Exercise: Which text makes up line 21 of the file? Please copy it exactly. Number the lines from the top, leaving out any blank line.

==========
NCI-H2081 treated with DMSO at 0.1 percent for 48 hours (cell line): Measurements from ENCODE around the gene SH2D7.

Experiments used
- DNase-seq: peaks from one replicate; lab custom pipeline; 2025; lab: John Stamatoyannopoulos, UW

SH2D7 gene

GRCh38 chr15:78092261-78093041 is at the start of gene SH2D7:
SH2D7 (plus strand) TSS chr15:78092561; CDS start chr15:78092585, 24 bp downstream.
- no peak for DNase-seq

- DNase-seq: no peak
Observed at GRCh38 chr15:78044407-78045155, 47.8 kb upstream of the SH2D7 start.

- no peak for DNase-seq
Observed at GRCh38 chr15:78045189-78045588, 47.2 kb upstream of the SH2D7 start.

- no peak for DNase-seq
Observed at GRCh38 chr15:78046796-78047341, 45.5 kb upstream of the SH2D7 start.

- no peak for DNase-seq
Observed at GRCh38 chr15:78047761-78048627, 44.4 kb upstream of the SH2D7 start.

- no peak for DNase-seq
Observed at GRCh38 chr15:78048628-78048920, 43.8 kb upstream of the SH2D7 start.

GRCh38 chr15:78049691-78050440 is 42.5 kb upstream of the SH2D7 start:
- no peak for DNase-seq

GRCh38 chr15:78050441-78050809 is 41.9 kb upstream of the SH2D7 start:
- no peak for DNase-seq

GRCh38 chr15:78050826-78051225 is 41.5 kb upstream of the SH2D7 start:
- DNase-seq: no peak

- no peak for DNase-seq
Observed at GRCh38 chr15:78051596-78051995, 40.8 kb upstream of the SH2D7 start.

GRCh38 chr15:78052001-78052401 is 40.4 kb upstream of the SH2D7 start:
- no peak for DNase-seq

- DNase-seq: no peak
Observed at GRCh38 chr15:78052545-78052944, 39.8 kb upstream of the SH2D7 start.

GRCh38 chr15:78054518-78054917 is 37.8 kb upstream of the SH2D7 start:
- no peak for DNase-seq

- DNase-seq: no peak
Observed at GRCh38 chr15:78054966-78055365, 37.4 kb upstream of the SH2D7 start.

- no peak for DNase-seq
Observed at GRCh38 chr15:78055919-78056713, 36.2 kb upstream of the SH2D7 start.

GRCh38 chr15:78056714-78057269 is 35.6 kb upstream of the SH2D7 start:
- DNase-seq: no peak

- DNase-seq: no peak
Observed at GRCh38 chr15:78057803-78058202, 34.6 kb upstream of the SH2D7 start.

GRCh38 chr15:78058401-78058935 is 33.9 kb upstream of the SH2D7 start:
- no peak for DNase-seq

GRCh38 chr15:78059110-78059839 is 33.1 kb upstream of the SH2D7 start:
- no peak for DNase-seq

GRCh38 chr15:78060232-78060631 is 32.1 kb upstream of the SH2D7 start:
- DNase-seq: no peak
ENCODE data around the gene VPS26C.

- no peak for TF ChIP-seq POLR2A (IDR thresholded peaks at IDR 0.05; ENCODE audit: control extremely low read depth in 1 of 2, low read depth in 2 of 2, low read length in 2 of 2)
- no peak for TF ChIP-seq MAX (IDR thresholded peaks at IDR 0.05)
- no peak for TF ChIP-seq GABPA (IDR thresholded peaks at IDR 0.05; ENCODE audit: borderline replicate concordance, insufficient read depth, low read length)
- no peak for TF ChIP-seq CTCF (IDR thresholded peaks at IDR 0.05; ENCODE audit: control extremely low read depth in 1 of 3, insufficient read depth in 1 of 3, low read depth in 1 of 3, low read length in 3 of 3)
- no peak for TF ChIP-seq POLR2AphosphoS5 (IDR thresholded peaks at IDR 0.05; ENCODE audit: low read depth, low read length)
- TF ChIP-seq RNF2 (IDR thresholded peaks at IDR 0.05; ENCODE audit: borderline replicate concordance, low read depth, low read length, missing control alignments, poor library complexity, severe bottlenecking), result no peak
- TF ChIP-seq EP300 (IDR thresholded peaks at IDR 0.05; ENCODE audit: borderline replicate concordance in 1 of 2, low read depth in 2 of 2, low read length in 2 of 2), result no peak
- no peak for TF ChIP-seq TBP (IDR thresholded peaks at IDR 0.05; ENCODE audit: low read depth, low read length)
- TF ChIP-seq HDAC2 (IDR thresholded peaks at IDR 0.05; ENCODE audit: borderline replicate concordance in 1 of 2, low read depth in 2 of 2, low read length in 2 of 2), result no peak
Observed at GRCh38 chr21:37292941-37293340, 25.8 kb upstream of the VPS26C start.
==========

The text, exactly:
- no peak for DNase-seq